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Special Collections & Archives

Access & Policies

Special Collections & Archives are open to the public by appointment. For your best research experience (and to help colored mine claim map, Perigo areapreserve and maintain our materials for your use):

Before you visit --

During your visit --You'll need:

  • Valid picture ID, pencils and paper--No pens or sticky notes.
  • Fill out a Visitor Form.
  • Personal bags, backpacks? Leave them in a designated area on request.
  • Wash your hands before handling items. You will need to wear a mask.
  • Want a copy of something?burro race contestants
    • Photos are welcome. Self-service photocopying or scanning is not permitted.
    • Place a request with For-Fee Digitization Service. Requests are subject to copyright restrictions and format.

After your visit -- Please:

  • Give us a shout-out! Spread the word to others about the Archives.
  • Attribute your source(s). Example: Abandoned mine, 1971. L.E. Leroy, photographer. Courtesy of the Russell L. & Lyn Wood Mining History Archive, Arthur Lakes Library, Colorado School of Mines.

Find Materials

Why Use Archives?

Our Special Collections & Archives focus on STEM subjects. These collections are a bridge between STEM and the humanities, framing the human experience in science and technology over time.

The collections include books and journals, some rare. The stars of the show, though, are the primary source materials -- original documents, maps, photographs, diagrams, and correspondence found nowhere else. When you use special collections and archives in your research, you get a unique perspective on the story of technology and people.

What's a "Primary Source"?

A primary source is a first-person representation of an experience. A primary source may represent a scene, event, viewpoint, eye-witness account, or expert opinion. Primary sources are authoritative as an original expression of the creator--you must still evaluate the reliability, authority, and context of the work.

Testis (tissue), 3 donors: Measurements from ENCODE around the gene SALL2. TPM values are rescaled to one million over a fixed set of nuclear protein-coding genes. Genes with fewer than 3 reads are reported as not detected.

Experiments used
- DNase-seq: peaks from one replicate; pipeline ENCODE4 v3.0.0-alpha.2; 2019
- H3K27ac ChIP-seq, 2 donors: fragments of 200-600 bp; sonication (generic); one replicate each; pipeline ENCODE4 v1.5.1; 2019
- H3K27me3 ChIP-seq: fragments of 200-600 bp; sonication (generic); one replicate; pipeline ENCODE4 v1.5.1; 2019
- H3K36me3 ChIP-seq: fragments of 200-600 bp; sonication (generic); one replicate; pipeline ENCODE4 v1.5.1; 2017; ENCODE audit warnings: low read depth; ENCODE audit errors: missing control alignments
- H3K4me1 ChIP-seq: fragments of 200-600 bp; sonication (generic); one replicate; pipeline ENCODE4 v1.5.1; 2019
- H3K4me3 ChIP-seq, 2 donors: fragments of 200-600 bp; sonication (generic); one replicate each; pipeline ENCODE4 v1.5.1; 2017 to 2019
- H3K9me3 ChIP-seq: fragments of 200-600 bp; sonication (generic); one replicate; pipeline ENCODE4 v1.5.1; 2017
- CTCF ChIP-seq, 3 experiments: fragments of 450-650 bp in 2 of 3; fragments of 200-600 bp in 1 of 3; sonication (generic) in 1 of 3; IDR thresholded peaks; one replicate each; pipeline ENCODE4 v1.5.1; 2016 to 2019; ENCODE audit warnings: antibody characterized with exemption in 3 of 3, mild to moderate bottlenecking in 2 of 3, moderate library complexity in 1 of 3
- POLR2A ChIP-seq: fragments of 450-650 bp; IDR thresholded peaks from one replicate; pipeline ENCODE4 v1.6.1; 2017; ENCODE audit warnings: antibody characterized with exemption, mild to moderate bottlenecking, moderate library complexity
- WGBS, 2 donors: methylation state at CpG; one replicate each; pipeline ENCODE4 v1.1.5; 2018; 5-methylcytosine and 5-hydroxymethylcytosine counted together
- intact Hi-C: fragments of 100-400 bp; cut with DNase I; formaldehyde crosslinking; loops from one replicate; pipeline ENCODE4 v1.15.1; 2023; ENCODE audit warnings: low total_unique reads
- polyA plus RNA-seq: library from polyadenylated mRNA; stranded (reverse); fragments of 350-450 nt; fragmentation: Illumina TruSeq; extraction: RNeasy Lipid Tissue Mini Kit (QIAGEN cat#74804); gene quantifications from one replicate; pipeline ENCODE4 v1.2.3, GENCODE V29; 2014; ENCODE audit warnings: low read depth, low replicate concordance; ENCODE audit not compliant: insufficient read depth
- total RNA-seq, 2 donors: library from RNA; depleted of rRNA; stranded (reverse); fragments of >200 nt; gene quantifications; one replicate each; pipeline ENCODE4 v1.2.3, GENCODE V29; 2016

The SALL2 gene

Examples of primary sources:

  • Photographs
  • Correspondence, emails, social media posts
  • Sound recordings, videos
  • Original field maps, engineering diagrams
  • Oral histories, diaries
  • Newspaper articles (if they meet the above criteria)
  • Research data sets, lab notebooks
  • Court transcripts

Secondary sources are based on analysis or interpretation of primary sources. Examples of secondary sources include:

  • Journal articles--They describe, analyze and interpret a subject, for example experimental results or observational findings
  • Books
  • Documentaries, biographies

Defining History

Archives play a critical role in defining history. Because they hold primary source materials, they:

  • Give human context to science and technology through items like correspondence, accident reports, photographs, and accounts of daily life
  • Are a source of "ground truth" about the past. Their content may be open to interpretation, but there is no filter between you and that content

Archives are an irreplaceable resource for those exploring the stories that don't make it into the history books. What happens if your "story" isn't represented in an archive? You and we all run the risk of losing that story to history.

Primary source materials don't care about today's politics, trends, or society--They are that moment in time as experienced by their creator.